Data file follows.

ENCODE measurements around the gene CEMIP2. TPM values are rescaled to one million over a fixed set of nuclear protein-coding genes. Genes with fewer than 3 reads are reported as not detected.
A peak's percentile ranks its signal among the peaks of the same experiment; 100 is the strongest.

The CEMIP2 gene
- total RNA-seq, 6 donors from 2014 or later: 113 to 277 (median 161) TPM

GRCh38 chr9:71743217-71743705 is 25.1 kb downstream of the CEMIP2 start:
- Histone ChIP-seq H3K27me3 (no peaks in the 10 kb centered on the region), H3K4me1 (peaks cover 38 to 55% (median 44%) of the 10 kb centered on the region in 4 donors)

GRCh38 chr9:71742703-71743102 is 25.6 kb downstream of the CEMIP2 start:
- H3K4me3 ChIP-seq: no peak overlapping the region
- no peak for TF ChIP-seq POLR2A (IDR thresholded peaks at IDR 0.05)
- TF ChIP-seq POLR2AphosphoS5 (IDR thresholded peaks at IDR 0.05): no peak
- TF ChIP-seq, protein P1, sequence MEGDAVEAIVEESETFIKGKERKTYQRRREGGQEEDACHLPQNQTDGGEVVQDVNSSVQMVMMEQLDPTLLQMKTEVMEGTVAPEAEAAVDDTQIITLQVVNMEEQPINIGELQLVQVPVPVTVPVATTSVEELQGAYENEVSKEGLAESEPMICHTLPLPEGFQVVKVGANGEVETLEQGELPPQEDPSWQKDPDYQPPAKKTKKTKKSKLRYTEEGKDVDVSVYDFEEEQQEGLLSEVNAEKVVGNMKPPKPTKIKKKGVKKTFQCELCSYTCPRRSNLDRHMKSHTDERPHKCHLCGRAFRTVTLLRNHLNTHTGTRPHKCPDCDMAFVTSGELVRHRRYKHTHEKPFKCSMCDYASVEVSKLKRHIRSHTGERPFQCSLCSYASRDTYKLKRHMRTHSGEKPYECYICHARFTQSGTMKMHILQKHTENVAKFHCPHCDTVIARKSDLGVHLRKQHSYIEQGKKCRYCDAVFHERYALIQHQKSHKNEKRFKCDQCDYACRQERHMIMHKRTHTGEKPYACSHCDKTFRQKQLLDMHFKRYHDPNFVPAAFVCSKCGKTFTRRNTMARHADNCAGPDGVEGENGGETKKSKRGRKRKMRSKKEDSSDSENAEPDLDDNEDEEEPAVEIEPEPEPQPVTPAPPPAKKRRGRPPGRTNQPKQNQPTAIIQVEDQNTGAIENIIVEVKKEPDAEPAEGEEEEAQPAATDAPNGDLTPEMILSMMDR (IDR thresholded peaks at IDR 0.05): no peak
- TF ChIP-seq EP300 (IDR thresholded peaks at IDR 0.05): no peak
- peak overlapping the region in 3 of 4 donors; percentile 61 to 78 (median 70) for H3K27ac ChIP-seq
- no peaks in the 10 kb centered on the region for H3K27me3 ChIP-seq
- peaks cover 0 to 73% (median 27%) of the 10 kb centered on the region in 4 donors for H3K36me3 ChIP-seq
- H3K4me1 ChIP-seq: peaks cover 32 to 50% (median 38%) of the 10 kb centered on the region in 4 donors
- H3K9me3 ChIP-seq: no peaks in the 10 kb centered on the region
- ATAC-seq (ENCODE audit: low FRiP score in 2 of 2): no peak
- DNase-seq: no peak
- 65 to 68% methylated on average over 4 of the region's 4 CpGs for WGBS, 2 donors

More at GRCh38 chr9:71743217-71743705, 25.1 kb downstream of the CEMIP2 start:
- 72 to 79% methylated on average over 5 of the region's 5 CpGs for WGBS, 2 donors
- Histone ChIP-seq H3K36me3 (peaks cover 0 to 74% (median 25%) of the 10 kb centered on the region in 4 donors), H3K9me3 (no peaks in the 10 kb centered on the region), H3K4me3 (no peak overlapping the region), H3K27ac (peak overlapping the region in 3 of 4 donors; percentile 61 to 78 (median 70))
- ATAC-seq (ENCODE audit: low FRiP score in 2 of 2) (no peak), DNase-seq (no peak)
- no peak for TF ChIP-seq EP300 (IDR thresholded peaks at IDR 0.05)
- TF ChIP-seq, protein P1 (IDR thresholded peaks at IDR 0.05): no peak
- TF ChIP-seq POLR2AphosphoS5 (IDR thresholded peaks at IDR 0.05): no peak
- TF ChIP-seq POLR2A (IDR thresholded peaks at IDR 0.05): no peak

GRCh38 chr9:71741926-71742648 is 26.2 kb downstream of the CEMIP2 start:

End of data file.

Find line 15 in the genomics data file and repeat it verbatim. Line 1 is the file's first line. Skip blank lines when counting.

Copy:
- peaks cover 0 to 73% (median 27%) of the 10 kb centered on the region in 4 donors for H3K36me3 ChIP-seq